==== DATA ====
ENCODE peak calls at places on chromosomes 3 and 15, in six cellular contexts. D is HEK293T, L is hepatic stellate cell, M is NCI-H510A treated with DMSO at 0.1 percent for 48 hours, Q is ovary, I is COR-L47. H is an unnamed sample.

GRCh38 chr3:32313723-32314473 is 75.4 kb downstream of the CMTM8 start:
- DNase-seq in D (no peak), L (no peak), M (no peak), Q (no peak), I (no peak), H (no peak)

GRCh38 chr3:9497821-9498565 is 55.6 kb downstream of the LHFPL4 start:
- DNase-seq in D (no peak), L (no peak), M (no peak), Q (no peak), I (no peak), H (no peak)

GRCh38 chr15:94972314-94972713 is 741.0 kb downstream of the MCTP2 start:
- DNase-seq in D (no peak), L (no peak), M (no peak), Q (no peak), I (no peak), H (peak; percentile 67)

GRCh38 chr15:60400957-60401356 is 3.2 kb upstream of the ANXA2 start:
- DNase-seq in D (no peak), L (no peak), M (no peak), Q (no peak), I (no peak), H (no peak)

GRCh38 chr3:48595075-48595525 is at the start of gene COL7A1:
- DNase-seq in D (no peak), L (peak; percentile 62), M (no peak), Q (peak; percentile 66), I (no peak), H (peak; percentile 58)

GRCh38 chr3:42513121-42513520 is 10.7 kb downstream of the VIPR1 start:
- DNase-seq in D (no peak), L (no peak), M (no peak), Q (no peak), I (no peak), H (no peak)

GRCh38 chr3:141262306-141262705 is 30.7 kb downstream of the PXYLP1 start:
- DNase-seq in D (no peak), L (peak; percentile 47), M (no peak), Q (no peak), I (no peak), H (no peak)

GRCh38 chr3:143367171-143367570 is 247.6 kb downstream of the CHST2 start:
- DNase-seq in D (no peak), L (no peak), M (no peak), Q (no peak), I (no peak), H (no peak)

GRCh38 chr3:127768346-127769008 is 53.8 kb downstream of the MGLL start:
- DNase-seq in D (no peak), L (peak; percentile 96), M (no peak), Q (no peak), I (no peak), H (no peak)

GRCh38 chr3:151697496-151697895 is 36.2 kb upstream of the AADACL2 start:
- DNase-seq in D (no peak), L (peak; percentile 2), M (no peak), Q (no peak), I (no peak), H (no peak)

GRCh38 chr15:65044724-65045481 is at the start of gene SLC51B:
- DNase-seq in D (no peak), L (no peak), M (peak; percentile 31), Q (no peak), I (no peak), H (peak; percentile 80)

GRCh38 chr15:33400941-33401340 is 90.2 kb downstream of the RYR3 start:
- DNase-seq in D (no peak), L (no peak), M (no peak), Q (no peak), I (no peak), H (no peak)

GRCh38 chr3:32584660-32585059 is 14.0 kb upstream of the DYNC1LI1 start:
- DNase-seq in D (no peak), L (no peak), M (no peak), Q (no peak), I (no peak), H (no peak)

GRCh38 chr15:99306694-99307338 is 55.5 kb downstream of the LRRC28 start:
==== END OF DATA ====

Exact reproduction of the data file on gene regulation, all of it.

ENCODE peak calls at places on chromosomes 3 and 15, in six cellular contexts. D is HEK293T, L is hepatic stellate cell, M is NCI-H510A treated with DMSO at 0.1 percent for 48 hours, Q is ovary, I is COR-L47. H is an unnamed sample.

GRCh38 chr3:32313723-32314473 is 75.4 kb downstream of the CMTM8 start:
- DNase-seq in D (no peak), L (no peak), M (no peak), Q (no peak), I (no peak), H (no peak)

GRCh38 chr3:9497821-9498565 is 55.6 kb downstream of the LHFPL4 start:
- DNase-seq in D (no peak), L (no peak), M (no peak), Q (no peak), I (no peak), H (no peak)

GRCh38 chr15:94972314-94972713 is 741.0 kb downstream of the MCTP2 start:
- DNase-seq in D (no peak), L (no peak), M (no peak), Q (no peak), I (no peak), H (peak; percentile 67)

GRCh38 chr15:60400957-60401356 is 3.2 kb upstream of the ANXA2 start:
- DNase-seq in D (no peak), L (no peak), M (no peak), Q (no peak), I (no peak), H (no peak)

GRCh38 chr3:48595075-48595525 is at the start of gene COL7A1:
- DNase-seq in D (no peak), L (peak; percentile 62), M (no peak), Q (peak; percentile 66), I (no peak), H (peak; percentile 58)

GRCh38 chr3:42513121-42513520 is 10.7 kb downstream of the VIPR1 start:
- DNase-seq in D (no peak), L (no peak), M (no peak), Q (no peak), I (no peak), H (no peak)

GRCh38 chr3:141262306-141262705 is 30.7 kb downstream of the PXYLP1 start:
- DNase-seq in D (no peak), L (peak; percentile 47), M (no peak), Q (no peak), I (no peak), H (no peak)

GRCh38 chr3:143367171-143367570 is 247.6 kb downstream of the CHST2 start:
- DNase-seq in D (no peak), L (no peak), M (no peak), Q (no peak), I (no peak), H (no peak)

GRCh38 chr3:127768346-127769008 is 53.8 kb downstream of the MGLL start:
- DNase-seq in D (no peak), L (peak; percentile 96), M (no peak), Q (no peak), I (no peak), H (no peak)

GRCh38 chr3:151697496-151697895 is 36.2 kb upstream of the AADACL2 start:
- DNase-seq in D (no peak), L (peak; percentile 2), M (no peak), Q (no peak), I (no peak), H (no peak)

GRCh38 chr15:65044724-65045481 is at the start of gene SLC51B:
- DNase-seq in D (no peak), L (no peak), M (peak; percentile 31), Q (no peak), I (no peak), H (peak; percentile 80)

GRCh38 chr15:33400941-33401340 is 90.2 kb downstream of the RYR3 start:
- DNase-seq in D (no peak), L (no peak), M (no peak), Q (no peak), I (no peak), H (no peak)

GRCh38 chr3:32584660-32585059 is 14.0 kb upstream of the DYNC1LI1 start:
- DNase-seq in D (no peak), L (no peak), M (no peak), Q (no peak), I (no peak), H (no peak)

GRCh38 chr15:99306694-99307338 is 55.5 kb downstream of the LRRC28 start: